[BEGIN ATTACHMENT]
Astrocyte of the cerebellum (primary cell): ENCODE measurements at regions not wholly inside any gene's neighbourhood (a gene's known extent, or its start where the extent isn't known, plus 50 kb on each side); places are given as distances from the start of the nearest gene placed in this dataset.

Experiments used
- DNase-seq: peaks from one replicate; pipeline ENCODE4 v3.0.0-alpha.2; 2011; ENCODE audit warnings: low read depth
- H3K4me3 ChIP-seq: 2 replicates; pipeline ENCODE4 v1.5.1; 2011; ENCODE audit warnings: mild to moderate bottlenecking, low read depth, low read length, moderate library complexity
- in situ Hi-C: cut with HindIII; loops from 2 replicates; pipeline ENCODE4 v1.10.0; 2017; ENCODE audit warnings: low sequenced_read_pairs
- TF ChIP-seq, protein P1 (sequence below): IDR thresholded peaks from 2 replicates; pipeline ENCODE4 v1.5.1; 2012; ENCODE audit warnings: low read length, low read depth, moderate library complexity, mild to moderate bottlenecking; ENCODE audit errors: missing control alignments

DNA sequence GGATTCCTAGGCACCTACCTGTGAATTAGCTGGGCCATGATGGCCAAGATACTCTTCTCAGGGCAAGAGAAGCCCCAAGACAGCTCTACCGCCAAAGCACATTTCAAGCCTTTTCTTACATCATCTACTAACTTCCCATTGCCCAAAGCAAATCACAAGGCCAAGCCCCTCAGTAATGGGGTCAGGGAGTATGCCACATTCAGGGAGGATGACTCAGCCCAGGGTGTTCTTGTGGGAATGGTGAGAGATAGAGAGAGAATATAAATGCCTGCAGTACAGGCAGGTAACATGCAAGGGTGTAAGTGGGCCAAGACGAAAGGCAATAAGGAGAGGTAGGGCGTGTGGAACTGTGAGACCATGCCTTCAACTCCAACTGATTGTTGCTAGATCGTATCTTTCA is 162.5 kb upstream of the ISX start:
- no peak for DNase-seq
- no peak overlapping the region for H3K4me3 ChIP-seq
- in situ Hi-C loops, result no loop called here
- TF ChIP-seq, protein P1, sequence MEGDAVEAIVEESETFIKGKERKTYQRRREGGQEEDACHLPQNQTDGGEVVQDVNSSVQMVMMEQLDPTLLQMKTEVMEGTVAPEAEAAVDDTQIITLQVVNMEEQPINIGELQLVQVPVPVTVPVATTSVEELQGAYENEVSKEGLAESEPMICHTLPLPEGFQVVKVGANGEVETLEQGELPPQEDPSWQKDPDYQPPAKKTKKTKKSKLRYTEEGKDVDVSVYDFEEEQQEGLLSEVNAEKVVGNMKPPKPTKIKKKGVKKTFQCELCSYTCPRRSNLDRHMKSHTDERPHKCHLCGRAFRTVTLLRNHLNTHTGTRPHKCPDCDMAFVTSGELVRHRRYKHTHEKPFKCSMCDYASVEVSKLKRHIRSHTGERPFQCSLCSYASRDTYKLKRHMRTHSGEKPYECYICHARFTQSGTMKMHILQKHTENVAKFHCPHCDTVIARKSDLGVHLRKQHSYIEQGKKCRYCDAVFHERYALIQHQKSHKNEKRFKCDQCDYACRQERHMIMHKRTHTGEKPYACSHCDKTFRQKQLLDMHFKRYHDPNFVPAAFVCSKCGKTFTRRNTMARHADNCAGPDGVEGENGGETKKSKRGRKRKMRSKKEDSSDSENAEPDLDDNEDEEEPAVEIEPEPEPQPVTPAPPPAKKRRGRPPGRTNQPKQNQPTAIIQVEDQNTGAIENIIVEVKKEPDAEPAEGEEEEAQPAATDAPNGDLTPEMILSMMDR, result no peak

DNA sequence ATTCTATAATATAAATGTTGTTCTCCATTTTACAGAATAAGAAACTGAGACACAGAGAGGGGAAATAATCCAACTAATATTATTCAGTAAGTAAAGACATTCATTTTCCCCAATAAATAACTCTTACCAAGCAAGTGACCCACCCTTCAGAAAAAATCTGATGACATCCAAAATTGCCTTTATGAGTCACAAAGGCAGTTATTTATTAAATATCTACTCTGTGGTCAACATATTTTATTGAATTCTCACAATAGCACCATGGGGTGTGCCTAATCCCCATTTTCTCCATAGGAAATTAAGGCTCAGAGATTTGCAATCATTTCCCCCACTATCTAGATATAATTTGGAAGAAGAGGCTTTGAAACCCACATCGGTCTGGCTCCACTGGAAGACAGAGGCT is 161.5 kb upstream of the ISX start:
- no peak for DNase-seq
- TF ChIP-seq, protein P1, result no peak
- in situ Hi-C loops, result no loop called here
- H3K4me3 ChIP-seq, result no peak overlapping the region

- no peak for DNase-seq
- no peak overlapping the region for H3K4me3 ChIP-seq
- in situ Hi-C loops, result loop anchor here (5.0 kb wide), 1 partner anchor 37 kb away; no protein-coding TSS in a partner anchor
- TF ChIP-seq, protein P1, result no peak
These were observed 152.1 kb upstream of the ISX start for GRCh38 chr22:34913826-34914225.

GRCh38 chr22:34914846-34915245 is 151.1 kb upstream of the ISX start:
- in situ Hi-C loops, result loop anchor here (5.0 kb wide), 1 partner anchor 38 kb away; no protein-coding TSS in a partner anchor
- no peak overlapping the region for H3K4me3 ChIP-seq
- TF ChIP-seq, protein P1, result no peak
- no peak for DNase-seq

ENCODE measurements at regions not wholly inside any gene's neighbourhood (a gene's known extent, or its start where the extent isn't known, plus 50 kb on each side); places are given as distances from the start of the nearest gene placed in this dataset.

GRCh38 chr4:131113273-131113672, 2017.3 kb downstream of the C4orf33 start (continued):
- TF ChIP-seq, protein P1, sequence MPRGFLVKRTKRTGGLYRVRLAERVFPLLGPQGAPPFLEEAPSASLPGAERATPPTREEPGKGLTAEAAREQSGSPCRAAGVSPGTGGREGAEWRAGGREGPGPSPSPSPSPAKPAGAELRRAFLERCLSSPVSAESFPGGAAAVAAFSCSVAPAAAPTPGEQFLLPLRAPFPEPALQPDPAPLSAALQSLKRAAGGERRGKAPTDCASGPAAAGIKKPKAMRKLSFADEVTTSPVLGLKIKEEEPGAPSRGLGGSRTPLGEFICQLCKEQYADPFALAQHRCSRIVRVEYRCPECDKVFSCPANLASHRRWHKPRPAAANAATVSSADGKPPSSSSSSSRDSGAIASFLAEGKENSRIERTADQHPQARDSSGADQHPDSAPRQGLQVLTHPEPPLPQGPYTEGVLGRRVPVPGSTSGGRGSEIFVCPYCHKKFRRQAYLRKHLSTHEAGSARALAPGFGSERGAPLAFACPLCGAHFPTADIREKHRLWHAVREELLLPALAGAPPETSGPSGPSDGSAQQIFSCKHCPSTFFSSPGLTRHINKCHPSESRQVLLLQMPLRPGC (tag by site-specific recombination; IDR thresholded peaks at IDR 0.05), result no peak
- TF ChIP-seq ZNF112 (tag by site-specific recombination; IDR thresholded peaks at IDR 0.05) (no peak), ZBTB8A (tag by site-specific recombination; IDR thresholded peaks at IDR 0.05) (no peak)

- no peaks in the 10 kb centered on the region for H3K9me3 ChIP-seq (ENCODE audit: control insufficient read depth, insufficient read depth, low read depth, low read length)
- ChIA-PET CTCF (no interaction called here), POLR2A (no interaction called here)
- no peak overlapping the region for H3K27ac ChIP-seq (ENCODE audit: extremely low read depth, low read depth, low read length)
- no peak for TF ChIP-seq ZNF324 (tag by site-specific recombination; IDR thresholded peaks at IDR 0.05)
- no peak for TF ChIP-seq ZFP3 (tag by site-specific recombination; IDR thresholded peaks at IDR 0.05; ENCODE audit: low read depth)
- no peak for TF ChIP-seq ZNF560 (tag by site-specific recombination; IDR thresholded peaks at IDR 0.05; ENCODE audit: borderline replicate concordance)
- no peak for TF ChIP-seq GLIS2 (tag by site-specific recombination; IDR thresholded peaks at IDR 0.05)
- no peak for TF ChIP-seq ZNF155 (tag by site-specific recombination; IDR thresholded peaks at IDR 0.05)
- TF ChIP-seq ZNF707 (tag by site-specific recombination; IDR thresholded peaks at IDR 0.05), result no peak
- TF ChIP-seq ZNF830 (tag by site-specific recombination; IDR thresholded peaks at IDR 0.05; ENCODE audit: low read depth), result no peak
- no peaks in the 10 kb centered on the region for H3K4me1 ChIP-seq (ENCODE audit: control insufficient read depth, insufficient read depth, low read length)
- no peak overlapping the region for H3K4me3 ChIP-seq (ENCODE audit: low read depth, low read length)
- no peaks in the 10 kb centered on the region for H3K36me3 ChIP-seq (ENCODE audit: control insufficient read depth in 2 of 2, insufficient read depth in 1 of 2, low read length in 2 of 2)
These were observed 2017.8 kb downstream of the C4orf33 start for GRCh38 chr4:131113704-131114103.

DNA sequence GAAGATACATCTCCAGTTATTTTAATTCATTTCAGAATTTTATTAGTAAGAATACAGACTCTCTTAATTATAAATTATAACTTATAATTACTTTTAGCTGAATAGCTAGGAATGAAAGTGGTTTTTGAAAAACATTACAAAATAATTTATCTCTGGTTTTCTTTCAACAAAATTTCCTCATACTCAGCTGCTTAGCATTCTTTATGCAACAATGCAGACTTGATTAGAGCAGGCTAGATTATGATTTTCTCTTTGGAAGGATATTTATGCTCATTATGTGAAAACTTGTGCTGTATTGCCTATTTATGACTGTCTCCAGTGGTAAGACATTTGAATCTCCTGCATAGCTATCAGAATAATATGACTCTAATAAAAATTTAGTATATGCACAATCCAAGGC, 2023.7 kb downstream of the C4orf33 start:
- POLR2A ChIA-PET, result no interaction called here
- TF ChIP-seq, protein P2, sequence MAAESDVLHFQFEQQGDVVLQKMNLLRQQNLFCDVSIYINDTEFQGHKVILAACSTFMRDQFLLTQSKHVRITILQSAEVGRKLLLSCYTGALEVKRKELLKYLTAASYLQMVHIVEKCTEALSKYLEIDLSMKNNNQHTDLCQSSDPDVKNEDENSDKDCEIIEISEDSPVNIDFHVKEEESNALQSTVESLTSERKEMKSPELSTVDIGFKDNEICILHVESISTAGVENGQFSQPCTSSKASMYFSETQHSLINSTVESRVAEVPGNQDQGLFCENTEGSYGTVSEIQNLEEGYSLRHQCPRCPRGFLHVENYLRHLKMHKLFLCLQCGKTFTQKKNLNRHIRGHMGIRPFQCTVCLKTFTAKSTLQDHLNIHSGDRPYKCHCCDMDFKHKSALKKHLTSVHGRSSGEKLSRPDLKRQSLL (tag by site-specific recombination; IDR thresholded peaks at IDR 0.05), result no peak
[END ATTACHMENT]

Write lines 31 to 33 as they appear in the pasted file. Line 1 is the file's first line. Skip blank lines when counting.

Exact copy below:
- no peaks in the 10 kb centered on the region for H3K9me3 ChIP-seq (ENCODE audit: control insufficient read depth, insufficient read depth, low read depth, low read length)
- ChIA-PET CTCF (no interaction called here), POLR2A (no interaction called here)
- no peak overlapping the region for H3K27ac ChIP-seq (ENCODE audit: extremely low read depth, low read depth, low read length)